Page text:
On this day in 1997, an estimated 65 million people tune in to watch all or part of Steven Spielberg’s Oscar-winning Holocaust drama Schindler’s List on the NBC television network.
Starring Liam Neeson, Ralph Fiennes and Ben Kingsley, Schindler’s List (1993) told the true story of a wealthy German industrialist who helped a group of Polish Jews escape the Nazi concentration camps during World War II. Spielberg shot the great majority of the film in black and white, which only increased the shocking impact of its content. At the Academy Awards that year, the film won Oscars in seven categories, including Best Director and Best Picture. It was also a commercial success, grossing almost $100 million in the United States and more than $300 million worldwide.
On February 23, 1997, NBC broadcast the film in its three-and-a-half-hour entirety, uncut and uninterrupted by commercials, as per Spielberg’s request. The network made some effort to warn viewers about the film’s mature content, airing a message from Spielberg himself cautioning that the content was not appropriate for young viewers. Still, the number of viewers who watched Schindler’s List at home that night was more than double the number who watched it in the theater when it was released in 1993. The next day, while addressing the National Association of Broadcasters, Federal Communications Commission (FCC) Chairman Reed Hunt praised NBC’s showing of the film, stating that it “showed us again the power and glory of broadcast TV.”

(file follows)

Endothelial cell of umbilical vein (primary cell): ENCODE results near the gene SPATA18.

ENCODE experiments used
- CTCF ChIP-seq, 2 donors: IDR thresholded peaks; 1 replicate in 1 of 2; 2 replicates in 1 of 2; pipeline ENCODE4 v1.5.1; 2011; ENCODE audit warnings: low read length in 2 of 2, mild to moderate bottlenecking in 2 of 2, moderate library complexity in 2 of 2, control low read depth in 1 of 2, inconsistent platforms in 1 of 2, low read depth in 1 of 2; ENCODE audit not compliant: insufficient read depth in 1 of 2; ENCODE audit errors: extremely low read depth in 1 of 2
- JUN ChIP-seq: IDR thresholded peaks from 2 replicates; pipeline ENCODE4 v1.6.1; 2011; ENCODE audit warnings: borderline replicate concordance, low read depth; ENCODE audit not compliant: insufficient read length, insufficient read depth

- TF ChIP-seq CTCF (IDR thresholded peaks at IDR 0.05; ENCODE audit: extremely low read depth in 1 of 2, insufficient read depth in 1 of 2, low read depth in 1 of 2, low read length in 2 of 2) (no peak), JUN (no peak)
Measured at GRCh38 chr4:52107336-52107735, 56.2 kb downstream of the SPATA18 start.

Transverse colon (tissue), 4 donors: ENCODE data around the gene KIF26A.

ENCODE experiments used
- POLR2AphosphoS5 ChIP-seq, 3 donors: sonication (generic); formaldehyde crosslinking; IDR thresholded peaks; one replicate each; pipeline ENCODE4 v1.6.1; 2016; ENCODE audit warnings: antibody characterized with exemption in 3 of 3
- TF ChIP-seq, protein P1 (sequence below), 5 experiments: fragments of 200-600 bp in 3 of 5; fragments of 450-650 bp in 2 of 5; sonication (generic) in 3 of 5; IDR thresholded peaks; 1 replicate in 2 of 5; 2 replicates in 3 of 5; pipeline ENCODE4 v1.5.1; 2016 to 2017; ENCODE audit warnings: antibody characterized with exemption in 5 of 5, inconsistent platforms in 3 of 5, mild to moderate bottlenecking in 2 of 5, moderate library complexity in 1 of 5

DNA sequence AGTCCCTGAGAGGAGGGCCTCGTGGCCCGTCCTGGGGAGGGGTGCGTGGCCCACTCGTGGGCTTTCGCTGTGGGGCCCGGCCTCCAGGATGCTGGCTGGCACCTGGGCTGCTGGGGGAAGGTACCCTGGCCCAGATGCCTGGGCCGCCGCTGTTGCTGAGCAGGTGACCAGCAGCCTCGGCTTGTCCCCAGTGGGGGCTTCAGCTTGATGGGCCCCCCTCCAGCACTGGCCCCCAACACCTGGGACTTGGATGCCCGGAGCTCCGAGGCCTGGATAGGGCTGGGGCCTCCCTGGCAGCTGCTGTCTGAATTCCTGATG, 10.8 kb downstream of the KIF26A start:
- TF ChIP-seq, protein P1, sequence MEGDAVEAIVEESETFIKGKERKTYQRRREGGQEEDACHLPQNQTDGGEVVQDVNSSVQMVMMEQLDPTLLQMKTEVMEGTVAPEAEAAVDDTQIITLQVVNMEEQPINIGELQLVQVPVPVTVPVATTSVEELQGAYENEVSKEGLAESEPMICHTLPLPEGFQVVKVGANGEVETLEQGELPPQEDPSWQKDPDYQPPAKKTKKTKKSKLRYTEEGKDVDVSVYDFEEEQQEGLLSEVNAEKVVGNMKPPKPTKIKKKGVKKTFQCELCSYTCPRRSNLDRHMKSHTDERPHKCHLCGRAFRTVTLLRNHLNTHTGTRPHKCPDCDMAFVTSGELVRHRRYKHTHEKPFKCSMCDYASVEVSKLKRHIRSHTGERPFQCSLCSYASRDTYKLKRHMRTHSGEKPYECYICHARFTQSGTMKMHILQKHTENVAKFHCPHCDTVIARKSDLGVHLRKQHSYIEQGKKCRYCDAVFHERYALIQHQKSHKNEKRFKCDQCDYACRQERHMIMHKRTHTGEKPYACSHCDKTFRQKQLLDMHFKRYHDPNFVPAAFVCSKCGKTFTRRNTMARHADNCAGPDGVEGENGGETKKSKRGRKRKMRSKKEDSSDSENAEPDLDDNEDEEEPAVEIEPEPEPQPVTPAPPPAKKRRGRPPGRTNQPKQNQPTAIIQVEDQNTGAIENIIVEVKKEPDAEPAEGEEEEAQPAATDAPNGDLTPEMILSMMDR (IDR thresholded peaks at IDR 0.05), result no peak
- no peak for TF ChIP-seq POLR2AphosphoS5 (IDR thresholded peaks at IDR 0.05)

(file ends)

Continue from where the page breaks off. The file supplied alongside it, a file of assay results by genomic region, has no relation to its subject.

Controversy arose the following day, however, when Senator Tom Coburn, Republican of Oklahoma, issued a release blasting NBC for airing the uncut film, saying it had taken network television “to an all-time low, with full-frontal nudity, violence and profanity” and that it should not have aired the movie “on a Sunday evening during a family time.” Coburn, head of the conservative Congressional Family Caucus, brought on a firestorm of negative publicity with his remarks, drawing criticism from fellow conservatives, such as William Bennett and Jack Kemp, as well as from Democrats. Coburn later issued an apology on CNN, stating that he thought the movie should have been aired, just in a later time slot. “I think that at that time of the evening there are still large numbers of children watching without parental supervision,” Coburn explained.